Elias Muhanna, Assistant Professor of Comparative Literature
Mayssun Succarie, Cogut Postdoctoral Fellow in International Humanities and Modern Arab Culture and Society
Presentations and discussion of the causes, key developments, and consequences of the Syria crisis for the people of Syria, the region, and US involvement in the Middle East.
An overflow crowd of over 300 members of the Brown community attended the Crisis on Syria: A Teach-In by Brown Faculty, hosted by Middle East Studies.
Four faculty members gave presentations that discussed the historical context, causes, current developments, and political implications of the Syrian civil war and potential American involvement. Cogut Postdoctoral Fellow Mayssun Succarie began by outlining the transition in Syria from popular protests to an internationalized sectarian civil war that has left 100,000 dead and displaced 7 million people. Director of Middle East Studies and History Professor Beshara Doumani followed by discussing the conflict’s roots in the territorial partition and “divide and conquer” sectarian division employed by the French in Syria during the early twentieth century mandate system. Assistant Professor of Comparative Literature Elias Muhanna then outlined the muddled geopolitical influences at play in Syria, noting the role of private donors as well that of state actors in fueling the numerous armed groups involved in the conflict. Associate Professor of History Naoko Shibusawa concluded the presentations by discussing the social, economic, and political implications of the US involvement in Syria, cautioning against continuing the historic pattern of military interventions. The presentations were followed with a question and answer session, in which audience members raised questions ranging from the humanitarian implications of nonintervention to the roadmap for a diplomatic solution. Following the event, a vigil for the people of Syria took place on Brown’s College Green.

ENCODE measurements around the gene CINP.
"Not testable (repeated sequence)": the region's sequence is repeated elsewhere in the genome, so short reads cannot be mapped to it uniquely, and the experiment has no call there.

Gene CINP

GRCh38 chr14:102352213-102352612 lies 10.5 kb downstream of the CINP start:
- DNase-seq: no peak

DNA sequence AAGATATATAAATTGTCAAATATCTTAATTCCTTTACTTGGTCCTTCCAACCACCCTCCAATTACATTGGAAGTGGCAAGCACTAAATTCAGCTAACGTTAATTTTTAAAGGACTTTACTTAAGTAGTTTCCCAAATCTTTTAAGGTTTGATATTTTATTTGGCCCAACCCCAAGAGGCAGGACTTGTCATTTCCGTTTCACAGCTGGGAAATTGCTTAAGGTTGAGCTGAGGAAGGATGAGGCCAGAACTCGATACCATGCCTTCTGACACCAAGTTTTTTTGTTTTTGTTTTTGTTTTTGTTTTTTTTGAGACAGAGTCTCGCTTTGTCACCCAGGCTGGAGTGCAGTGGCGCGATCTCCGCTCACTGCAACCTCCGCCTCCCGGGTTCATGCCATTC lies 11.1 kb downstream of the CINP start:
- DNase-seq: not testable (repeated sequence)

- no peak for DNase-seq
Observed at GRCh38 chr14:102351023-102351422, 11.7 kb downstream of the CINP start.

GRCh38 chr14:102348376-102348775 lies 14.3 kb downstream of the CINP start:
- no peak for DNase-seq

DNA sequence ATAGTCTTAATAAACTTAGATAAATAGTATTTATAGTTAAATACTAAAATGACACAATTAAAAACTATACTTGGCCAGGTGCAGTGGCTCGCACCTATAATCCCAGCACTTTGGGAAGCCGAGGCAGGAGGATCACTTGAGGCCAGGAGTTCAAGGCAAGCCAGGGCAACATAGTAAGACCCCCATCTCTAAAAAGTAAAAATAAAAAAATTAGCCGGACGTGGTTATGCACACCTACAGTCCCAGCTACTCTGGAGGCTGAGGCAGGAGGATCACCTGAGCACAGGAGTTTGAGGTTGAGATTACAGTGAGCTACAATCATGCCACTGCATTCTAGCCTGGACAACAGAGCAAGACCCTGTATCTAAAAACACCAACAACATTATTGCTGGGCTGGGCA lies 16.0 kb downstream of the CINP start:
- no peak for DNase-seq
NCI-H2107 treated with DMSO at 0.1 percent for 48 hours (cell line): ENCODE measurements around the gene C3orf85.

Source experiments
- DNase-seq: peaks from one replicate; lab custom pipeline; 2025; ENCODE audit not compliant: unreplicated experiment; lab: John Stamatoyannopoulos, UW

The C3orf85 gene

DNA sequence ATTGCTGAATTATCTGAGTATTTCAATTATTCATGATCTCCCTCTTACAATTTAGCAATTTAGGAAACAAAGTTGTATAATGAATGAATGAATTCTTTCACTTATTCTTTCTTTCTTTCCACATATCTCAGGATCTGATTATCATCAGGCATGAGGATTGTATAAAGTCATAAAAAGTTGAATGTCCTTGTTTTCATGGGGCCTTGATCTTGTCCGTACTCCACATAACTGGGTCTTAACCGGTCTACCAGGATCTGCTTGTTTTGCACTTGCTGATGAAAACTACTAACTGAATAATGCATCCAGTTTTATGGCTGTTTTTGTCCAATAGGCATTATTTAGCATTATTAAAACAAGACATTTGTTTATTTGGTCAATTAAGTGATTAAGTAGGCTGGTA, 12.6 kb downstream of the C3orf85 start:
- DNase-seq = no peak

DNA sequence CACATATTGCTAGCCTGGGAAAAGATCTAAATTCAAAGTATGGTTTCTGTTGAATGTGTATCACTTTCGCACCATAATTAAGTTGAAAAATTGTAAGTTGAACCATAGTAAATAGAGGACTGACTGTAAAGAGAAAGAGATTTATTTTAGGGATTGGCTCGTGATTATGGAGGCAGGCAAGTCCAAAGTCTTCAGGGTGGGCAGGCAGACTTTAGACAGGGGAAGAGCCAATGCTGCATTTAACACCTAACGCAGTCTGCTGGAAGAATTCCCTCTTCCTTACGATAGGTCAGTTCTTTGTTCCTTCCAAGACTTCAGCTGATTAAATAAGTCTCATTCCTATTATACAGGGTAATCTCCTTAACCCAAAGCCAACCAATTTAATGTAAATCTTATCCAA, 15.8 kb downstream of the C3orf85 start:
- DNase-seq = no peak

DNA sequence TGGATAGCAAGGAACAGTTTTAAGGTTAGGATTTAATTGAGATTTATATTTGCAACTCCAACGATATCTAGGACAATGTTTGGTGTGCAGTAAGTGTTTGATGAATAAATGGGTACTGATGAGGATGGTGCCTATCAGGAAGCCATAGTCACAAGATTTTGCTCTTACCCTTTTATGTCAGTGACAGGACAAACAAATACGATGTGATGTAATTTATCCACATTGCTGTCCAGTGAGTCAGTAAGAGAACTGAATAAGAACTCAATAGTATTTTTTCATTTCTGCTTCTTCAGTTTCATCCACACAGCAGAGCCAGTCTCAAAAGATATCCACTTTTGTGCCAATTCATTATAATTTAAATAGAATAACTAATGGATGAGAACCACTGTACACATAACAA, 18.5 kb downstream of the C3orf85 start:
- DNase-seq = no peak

I’m a junior at Brown, but I’m currently studying abroad. I just wanted to thank you for holding the Syria teach-in. I was able to watch it online, and it answered many of my questions, concerns, and doubts.
I fully acknowledge that I am incredibly ignorant of the current (and historical) political state of the Middle East. Because of this, I’ve found it difficult to take to a stance on America’s potential involvement in Syria. Like many of the students who asked questions, I feel strongly that some action must be taken to address the humanitarian crisis, but I hesitate to support an American attack. Perhaps I haven’t been referencing the best information sources, but the message I’ve been taking from news media is that the US has two options: attack or do absolutely nothing. After hearing from you and your colleagues, I feel reassured that a more moderate, diplomatic approach is possible, however complex and challenging.
Thank you again, and please continue to share your knowledge with students and the general public. America could use better informed citizens!
Hannah Kolus Undergraduate Student ___________